South Dakota State University's Student-Run Independent Newspaper Since 1885

The Collegian

South Dakota State University's Student-Run Independent Newspaper Since 1885

The Collegian

South Dakota State University's Student-Run Independent Newspaper Since 1885

The Collegian

Government programs provide affordable housing


Rent is high for SDSU students and Brookings residents alike, but government programs, education and careful planning may help students find affordable apartments.

Affordable housing, based on federal recommendations, should cost no more than 30 percent of someone’s monthly paycheck. 

“We found that our [Brookings’] rent is exorbitantly high and that 50 percent of our renters pay more than 30 percent of their income on housing,” said Patty Bacon, a Brookings City Council and Brookings
Affordable Housing TaskForce member. “But what students told me is that those high rents are cheaper than on-campus housing.”

One student who struggled to find affordable housing is Jacey Feyereisen, a junior human biology and microbiology major.

“I felt like I couldn’t find somewhere that wasn’t totally run-down within my price range,” Feyereisen said. 

Government programs offer assistance to those who need low-budget housing.

“That’s an option that a lot of students don’t realize they can apply for,” Bacon said. “We don’t want it to be abused, but you

should apply if there’s a genuine need.”

Two programs that help provide affordable housing are Section 8 and Section 42.

Section 8 is a government subsidy program based on income. Students who are dependent on their parents do not qualify unless they are over 24, are married, have a disability, are a veteran, have children or have parents who qualify for Section 8. However, students who are financially independent from their parents can be eligible for Section 8 assistance even if they don’t meet the qualifications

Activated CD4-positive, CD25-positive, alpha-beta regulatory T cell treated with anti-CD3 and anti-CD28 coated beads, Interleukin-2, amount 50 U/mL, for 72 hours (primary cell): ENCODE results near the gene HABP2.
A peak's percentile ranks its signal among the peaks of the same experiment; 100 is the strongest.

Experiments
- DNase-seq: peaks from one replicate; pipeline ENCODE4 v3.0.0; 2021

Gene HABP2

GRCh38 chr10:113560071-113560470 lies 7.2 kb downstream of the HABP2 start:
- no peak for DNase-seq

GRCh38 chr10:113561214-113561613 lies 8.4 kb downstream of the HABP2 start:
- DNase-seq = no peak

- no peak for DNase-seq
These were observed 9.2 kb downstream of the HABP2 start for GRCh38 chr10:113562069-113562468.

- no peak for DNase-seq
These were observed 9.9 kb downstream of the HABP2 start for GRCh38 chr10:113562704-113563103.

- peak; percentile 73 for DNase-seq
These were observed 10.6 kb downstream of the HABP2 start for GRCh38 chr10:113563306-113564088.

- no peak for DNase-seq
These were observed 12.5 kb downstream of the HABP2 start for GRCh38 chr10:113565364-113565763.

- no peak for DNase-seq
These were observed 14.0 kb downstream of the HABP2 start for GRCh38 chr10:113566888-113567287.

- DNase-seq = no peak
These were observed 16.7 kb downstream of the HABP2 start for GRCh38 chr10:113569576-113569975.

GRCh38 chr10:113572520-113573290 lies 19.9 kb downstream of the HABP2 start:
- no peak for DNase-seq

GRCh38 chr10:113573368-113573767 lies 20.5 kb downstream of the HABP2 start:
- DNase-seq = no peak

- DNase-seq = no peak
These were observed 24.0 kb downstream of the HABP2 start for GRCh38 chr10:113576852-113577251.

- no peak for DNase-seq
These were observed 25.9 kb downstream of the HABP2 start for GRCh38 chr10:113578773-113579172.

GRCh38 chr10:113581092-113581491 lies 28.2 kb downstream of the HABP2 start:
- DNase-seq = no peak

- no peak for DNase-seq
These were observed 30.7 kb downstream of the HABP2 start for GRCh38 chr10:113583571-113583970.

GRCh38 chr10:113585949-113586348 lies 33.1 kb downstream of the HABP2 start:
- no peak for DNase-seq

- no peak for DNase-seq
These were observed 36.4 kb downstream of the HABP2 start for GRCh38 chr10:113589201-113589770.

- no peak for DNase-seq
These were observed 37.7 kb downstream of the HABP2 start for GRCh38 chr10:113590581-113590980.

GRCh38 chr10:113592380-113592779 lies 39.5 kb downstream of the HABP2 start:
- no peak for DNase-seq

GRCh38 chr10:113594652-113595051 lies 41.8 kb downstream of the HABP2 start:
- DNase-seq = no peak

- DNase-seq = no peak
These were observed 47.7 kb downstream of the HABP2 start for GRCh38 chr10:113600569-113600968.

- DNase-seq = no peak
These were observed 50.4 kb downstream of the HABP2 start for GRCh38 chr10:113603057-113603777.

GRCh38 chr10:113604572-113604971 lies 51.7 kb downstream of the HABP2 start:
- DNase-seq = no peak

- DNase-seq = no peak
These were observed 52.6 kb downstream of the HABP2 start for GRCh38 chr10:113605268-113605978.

listed above.

Section 42 is a tax credit for developers who build affordable housing and provide some units at a lower price. Students with income below a certain amount may qualify for those apartments. To live in reduced-rent units, students have to apply to the property directly.

There are other on-campus and off-campus housing options to make housing more affordable for students who do not qualify for these programs.

On campus, doubles in Hansen Hall are the least expensive and doubles in Binnewies, Pierson and Young halls also offer more affordable options.

“We are probably one of the least expensive housing options,” said Chris Kaberline, associate director of Housing and Residential Life. “We really keep our housing costs as low as we can.”

Kaberline recommends that prospective student renters go to the housing fair in February and do independent research.

“The best thing you can do is be educated because that’s where it will cost you a lot if you aren’t careful,” Kaberline said.

Bacon recommends going through a renter’s checklist before choosing an apartment. These checklists often recommend taking pictures of damaged areas with the landlord before renting to avoid getting charged for previous damage.

“I would love to set the checklist in the hands of students. Good landlords should offer it,” Bacon said.

Other tips from Bacon include checking if utilities and electricity are covered by the landlord.

To ensure fairly priced housing, avoid waiting until the last minute to find an apartment.

“I’d say look early in the year and not before school starts,” Paul Moriarty, owner of Moriarty Apartments, said.

Apartment rental companies also have ways to assist people looking to stay within their budget, such as offering a range of apartments with different price tags.

“If you can’t feel like they can afford the upper rent, we have the variable rents,” Darla Vig of Moriarty Apartments said. “I think the variable rents are helpful for people.”

Vig recommends keeping up with rent payments as much as possible.

“Once you miss one [payment], it’s hard to catch up,” she said.

Whether someone uses subsidized or low-rent apartments, other off-campus options or an on-campus apartment or dorm room, it is important to choose an apartment that fits a person’s lifestyle.

“It’s often up to you as an individual to choose what’s important to you and how much it costs,” Kaberline said.

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